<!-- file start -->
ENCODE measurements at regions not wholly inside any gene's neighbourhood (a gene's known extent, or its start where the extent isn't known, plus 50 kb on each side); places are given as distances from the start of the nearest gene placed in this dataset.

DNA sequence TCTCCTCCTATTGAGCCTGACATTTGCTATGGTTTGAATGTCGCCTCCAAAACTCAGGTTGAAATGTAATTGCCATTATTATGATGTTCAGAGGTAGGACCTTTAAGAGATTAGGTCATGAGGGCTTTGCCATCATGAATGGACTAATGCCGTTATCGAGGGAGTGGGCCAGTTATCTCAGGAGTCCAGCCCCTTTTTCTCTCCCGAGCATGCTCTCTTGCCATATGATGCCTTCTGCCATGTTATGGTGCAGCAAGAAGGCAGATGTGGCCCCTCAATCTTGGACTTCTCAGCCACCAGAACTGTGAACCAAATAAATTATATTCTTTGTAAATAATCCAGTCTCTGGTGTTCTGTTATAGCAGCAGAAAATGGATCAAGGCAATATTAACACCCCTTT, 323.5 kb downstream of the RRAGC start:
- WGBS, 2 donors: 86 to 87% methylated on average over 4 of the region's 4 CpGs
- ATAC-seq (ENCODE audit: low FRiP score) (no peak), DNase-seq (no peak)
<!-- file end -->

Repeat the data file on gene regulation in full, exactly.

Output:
ENCODE measurements at regions not wholly inside any gene's neighbourhood (a gene's known extent, or its start where the extent isn't known, plus 50 kb on each side); places are given as distances from the start of the nearest gene placed in this dataset.

DNA sequence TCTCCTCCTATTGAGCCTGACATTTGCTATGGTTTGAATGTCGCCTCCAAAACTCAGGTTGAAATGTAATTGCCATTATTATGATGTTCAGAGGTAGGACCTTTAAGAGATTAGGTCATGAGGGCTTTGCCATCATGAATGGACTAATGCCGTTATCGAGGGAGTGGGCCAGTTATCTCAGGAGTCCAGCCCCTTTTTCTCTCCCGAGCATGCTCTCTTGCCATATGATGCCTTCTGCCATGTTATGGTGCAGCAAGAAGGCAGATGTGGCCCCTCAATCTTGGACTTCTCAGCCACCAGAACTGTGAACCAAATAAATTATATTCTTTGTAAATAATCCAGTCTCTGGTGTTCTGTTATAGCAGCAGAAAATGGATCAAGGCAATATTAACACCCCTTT, 323.5 kb downstream of the RRAGC start:
- WGBS, 2 donors: 86 to 87% methylated on average over 4 of the region's 4 CpGs
- ATAC-seq (ENCODE audit: low FRiP score) (no peak), DNase-seq (no peak)